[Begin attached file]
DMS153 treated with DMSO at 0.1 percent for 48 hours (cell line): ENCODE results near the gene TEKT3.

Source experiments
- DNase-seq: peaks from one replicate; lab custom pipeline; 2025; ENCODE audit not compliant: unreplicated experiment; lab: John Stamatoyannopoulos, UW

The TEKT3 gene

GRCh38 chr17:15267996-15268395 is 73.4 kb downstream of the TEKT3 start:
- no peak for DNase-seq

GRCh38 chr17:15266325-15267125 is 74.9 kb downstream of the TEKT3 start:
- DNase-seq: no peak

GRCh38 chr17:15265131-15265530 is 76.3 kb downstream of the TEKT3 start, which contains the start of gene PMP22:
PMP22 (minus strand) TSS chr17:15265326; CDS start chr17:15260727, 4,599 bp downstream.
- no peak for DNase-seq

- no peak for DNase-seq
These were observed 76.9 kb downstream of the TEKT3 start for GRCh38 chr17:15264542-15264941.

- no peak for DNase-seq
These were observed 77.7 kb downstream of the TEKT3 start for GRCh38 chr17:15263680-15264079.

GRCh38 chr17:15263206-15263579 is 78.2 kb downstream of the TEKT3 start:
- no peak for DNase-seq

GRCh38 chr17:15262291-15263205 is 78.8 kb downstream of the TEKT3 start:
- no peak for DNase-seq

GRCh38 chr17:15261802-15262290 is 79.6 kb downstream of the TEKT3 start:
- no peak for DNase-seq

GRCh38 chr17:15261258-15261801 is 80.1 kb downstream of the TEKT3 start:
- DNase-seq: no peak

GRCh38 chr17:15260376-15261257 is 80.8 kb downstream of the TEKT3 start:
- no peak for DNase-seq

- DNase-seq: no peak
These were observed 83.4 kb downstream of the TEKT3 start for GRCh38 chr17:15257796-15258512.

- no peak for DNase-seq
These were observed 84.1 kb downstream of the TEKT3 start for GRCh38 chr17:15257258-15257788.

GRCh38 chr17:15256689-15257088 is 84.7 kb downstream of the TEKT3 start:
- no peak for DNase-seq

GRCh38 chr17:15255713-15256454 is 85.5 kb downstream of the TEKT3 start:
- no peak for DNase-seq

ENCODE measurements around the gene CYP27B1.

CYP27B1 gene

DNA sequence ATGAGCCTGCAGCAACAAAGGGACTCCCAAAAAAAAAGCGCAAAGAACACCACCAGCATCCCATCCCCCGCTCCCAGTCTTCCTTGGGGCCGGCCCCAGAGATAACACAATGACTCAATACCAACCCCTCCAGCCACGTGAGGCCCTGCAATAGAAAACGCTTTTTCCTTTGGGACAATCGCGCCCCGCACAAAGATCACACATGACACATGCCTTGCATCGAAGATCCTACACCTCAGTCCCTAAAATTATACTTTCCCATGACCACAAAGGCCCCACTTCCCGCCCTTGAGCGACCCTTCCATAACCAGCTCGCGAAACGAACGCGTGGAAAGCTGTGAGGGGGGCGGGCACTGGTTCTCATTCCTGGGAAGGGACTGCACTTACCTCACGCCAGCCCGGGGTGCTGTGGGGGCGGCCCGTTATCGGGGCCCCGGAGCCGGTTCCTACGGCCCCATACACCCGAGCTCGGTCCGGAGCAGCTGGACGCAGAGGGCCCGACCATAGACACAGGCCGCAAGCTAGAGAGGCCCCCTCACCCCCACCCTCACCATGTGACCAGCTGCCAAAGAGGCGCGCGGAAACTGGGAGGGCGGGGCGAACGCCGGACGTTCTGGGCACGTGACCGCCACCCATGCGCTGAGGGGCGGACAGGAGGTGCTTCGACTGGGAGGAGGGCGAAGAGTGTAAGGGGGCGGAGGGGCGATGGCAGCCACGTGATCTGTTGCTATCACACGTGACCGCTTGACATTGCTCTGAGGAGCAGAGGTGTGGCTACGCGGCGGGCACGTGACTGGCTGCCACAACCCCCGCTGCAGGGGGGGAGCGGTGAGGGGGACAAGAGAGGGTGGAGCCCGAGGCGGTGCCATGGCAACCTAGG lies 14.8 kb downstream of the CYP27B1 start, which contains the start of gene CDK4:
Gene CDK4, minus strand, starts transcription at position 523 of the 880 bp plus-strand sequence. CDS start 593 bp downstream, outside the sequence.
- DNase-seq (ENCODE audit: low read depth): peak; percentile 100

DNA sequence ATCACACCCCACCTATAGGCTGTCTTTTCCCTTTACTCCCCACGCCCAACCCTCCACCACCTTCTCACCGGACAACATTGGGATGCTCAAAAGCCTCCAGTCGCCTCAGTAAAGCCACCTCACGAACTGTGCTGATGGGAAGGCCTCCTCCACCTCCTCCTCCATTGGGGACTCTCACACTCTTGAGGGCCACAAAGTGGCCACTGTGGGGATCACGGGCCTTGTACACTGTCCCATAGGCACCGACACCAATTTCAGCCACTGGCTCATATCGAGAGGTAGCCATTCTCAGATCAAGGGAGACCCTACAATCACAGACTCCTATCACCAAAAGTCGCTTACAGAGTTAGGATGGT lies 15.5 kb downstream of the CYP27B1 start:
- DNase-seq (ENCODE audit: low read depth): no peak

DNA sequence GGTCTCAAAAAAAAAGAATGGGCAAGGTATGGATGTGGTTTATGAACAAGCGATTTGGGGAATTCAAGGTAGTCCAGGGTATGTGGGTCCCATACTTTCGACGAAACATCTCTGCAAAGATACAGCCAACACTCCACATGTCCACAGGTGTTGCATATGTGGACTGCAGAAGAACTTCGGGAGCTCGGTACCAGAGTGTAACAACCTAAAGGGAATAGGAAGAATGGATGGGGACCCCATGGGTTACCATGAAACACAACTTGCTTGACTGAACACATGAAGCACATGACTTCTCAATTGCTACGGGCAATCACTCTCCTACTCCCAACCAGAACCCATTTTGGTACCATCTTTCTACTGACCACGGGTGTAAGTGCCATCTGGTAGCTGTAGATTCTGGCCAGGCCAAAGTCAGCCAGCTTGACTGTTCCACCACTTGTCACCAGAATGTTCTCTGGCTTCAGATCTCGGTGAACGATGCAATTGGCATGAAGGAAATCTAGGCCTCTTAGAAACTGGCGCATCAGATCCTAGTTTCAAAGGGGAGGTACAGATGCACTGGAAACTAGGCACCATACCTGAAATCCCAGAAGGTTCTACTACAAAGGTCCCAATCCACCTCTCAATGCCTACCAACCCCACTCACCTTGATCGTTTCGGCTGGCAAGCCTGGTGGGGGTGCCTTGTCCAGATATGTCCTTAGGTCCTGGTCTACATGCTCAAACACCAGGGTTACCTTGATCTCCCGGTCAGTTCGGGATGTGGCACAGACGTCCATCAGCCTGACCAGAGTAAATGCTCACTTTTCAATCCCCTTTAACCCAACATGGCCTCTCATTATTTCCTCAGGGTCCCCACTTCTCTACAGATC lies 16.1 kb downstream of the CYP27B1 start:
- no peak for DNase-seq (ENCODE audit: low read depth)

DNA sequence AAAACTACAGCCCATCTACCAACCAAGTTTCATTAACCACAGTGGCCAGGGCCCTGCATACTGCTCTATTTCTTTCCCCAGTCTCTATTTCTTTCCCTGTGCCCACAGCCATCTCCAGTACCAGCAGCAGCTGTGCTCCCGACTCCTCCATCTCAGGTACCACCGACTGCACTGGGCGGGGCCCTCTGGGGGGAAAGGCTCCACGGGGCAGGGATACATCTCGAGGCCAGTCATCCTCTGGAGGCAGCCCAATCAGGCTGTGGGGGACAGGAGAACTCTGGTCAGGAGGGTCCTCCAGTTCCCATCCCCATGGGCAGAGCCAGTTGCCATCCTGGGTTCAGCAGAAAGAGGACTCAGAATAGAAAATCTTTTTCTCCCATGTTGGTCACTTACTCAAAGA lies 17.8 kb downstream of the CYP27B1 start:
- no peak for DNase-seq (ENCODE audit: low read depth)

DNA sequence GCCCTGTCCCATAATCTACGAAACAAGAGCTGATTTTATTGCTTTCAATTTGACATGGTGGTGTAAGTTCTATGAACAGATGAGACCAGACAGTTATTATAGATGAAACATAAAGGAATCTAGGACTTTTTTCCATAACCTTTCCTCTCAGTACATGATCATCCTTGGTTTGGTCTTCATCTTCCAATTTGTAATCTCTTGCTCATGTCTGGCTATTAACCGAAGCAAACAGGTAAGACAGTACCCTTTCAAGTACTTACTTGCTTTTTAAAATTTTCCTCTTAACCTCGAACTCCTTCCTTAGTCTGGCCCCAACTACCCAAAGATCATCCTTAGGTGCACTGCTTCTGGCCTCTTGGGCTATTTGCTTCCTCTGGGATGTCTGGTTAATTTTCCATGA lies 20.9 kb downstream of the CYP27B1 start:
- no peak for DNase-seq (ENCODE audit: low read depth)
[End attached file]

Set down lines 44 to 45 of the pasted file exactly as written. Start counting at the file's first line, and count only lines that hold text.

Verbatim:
- no peak for DNase-seq (ENCODE audit: low read depth)

DNA sequence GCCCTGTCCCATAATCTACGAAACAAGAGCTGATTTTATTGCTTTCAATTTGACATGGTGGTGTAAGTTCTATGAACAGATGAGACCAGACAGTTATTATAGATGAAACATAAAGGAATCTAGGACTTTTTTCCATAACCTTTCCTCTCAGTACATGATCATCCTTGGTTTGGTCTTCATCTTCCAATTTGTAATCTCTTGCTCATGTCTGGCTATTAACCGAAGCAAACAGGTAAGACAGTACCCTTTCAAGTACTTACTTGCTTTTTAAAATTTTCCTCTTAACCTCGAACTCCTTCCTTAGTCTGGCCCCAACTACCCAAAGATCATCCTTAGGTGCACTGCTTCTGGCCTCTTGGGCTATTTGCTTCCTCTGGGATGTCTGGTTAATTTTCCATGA lies 20.9 kb downstream of the CYP27B1 start: